B. Julie Johnson, Ph.D. and MPH, spoke of sexual exploitation from a survivor’s perspective. Although she has been out of “the life” for 27 years, recalling her experiences brought her to tears more than once. As a young Houston-area graduate student in fear after a home invasion, she moved around constantly for several months, staying with friends. Then she met a woman who promised her a way out, offered her safety and a way to make money. Johnson moved in with the woman, realizing after a short time that she was living in a brothel. Hiring Johnson out to men with sadistic or violent temperaments made the madam extra money, almost none of which trickled down to Johnson. Over the next 5 years, she remained in the industry, eventually becoming a call girl, which is still prostitution, she said. “It’s all the same, just different points along the spectrum. Whatever you call it, prostitution turns human beings into commodities, resulting in a hollowing out of the soul. Often the harm is invisible,” she said.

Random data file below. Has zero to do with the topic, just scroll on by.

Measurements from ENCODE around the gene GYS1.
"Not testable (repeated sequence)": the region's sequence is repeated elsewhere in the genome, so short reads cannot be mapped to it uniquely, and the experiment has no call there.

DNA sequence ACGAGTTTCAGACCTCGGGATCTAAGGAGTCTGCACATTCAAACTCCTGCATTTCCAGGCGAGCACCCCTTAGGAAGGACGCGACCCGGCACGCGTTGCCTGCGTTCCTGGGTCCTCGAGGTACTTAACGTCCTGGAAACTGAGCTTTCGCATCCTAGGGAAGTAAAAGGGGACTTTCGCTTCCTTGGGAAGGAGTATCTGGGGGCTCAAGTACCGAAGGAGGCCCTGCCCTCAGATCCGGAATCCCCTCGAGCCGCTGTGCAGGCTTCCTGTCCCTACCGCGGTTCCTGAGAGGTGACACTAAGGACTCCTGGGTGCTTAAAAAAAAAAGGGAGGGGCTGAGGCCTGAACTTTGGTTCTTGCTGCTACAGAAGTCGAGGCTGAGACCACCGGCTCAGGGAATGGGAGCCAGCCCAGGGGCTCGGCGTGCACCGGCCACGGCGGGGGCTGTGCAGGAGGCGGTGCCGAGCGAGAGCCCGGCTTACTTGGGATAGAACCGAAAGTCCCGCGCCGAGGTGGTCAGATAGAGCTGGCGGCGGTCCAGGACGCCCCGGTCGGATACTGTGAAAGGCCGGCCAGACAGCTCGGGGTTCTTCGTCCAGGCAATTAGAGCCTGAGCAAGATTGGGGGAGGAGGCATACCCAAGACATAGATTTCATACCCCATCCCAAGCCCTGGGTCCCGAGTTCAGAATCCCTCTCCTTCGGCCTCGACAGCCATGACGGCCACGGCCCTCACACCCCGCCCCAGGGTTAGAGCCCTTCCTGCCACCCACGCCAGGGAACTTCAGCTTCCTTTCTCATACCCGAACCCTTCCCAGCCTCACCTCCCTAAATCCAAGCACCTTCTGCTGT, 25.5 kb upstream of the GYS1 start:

“Prostitution has been called the oldest profession. The reason for its longevity is that human beings often deny its existence. And those who extol it through books and rap music, well that’s the biggest trick they ever turned.”
Naïve people have suggested that legalizing prostitution may eventually abolish it. “In places where prostitution is legalized or ignored,” Johnson countered, “human trafficking increases because there are more venues for the trafficker.”